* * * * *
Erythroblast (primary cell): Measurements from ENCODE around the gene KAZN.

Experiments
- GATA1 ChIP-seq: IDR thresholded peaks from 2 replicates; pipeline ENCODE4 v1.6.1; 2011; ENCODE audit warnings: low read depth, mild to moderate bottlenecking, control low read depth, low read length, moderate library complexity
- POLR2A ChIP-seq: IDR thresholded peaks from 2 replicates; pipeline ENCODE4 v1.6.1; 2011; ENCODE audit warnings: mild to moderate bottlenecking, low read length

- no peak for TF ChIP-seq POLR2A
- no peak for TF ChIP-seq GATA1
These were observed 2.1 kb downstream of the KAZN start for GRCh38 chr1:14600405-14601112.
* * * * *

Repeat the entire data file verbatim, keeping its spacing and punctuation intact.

Erythroblast (primary cell): Measurements from ENCODE around the gene KAZN.

Experiments
- GATA1 ChIP-seq: IDR thresholded peaks from 2 replicates; pipeline ENCODE4 v1.6.1; 2011; ENCODE audit warnings: low read depth, mild to moderate bottlenecking, control low read depth, low read length, moderate library complexity
- POLR2A ChIP-seq: IDR thresholded peaks from 2 replicates; pipeline ENCODE4 v1.6.1; 2011; ENCODE audit warnings: mild to moderate bottlenecking, low read length

- no peak for TF ChIP-seq POLR2A
- no peak for TF ChIP-seq GATA1
These were observed 2.1 kb downstream of the KAZN start for GRCh38 chr1:14600405-14601112.